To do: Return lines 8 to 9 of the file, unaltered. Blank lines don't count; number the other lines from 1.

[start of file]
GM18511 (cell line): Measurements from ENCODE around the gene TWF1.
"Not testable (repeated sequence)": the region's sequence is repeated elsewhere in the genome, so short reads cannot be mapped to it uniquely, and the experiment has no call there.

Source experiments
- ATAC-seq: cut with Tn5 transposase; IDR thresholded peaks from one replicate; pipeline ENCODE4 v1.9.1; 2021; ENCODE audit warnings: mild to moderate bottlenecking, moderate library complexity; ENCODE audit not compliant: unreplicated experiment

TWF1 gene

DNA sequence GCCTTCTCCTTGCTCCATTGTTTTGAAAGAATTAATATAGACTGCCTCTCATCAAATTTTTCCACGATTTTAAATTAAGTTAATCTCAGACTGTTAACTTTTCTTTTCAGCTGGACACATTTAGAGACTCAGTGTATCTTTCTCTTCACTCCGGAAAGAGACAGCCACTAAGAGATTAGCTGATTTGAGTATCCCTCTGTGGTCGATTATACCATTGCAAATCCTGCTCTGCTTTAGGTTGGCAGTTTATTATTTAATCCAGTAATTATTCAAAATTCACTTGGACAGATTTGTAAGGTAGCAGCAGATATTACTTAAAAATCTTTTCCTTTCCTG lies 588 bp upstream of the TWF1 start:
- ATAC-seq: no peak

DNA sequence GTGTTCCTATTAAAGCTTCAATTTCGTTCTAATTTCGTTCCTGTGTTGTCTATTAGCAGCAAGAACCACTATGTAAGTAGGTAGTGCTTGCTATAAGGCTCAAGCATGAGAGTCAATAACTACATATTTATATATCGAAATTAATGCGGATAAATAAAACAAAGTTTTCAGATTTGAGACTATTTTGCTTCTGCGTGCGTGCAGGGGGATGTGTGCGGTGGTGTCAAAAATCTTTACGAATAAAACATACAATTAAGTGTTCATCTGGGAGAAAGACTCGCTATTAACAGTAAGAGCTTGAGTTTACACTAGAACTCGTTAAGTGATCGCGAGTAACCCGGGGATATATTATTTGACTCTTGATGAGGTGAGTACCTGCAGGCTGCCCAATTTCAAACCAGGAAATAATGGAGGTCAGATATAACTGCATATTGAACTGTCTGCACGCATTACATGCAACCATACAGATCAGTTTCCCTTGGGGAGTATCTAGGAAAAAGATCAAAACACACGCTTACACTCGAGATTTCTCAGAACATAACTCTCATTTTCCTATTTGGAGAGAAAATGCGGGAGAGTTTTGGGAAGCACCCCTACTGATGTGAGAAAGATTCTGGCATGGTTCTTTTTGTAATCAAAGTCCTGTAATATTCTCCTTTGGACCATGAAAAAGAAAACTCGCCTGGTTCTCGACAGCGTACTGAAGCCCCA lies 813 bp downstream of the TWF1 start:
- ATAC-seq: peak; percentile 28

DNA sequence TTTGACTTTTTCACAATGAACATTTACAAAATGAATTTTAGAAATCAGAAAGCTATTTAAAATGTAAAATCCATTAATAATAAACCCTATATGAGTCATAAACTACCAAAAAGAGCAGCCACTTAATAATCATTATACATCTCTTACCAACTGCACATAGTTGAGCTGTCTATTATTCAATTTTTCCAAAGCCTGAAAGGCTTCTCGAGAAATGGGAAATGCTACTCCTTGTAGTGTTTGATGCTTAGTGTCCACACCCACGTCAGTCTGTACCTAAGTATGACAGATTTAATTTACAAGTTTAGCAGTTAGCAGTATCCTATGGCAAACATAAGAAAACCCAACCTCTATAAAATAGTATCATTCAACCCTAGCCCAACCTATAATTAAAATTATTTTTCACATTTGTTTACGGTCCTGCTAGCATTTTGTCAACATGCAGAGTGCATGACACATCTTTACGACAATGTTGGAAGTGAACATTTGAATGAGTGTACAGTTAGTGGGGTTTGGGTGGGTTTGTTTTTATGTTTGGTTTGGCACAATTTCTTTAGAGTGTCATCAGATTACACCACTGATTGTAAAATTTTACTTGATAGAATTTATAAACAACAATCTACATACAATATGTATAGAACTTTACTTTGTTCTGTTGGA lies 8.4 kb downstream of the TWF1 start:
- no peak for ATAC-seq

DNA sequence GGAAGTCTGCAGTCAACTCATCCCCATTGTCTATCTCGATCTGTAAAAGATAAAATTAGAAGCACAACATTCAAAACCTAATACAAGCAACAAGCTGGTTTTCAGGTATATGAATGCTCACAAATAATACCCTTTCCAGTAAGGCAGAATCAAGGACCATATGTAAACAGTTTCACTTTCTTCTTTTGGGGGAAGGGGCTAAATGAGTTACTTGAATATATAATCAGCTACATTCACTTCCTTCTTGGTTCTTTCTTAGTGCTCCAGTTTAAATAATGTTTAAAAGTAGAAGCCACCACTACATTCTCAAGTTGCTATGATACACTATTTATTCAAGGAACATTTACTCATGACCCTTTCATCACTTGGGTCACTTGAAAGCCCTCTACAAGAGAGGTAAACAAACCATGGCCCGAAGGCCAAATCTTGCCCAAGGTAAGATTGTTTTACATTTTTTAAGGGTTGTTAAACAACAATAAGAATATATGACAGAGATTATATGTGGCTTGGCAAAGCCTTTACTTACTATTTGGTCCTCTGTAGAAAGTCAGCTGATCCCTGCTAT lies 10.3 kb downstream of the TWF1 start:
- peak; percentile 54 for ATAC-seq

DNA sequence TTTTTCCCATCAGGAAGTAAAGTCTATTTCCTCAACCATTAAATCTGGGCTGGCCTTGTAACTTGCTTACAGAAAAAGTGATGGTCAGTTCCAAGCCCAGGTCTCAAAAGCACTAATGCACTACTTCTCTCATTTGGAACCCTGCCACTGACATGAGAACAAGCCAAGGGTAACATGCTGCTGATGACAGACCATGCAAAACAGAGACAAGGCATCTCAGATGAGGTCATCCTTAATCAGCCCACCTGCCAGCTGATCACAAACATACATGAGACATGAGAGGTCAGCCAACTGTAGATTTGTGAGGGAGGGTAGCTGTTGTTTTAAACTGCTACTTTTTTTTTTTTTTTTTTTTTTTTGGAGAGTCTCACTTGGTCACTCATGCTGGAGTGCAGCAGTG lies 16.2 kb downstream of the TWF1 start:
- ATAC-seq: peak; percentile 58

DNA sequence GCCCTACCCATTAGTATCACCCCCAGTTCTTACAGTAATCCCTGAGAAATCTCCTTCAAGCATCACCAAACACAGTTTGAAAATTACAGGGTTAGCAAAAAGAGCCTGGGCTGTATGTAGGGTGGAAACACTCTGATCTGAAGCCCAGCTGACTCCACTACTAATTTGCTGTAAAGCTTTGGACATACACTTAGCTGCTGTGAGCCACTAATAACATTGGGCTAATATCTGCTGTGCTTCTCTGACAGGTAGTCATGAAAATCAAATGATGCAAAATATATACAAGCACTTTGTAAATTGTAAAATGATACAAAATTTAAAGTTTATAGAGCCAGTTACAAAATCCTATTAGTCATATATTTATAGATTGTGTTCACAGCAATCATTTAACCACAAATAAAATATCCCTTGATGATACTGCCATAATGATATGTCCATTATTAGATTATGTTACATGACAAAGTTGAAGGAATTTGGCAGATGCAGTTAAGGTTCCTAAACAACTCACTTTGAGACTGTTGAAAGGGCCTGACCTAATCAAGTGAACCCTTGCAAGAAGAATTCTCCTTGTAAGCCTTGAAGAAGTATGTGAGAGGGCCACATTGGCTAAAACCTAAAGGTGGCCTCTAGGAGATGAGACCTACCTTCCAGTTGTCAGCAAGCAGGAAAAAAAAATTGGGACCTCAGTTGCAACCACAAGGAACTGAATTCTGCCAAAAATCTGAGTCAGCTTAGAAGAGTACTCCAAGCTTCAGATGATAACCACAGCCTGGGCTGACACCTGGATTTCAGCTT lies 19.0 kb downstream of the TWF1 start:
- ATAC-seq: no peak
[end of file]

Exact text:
DNA sequence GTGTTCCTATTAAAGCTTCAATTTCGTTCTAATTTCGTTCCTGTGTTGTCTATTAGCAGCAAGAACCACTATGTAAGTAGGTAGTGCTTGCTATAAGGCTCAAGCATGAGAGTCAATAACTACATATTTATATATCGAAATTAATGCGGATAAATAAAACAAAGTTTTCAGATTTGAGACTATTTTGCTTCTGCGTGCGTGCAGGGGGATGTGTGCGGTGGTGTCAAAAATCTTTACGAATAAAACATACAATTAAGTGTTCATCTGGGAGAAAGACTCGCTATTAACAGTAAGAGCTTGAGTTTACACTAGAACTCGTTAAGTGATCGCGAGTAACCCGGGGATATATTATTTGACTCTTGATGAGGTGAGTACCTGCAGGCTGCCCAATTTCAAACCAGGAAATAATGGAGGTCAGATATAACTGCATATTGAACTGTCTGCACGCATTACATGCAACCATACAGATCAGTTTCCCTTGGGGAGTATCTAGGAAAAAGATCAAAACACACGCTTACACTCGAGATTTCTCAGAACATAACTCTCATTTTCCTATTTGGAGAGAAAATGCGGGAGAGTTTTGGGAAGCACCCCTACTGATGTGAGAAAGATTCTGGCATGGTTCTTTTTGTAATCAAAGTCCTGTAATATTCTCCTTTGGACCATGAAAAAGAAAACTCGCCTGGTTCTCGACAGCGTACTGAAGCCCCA lies 813 bp downstream of the TWF1 start:
- ATAC-seq: peak; percentile 28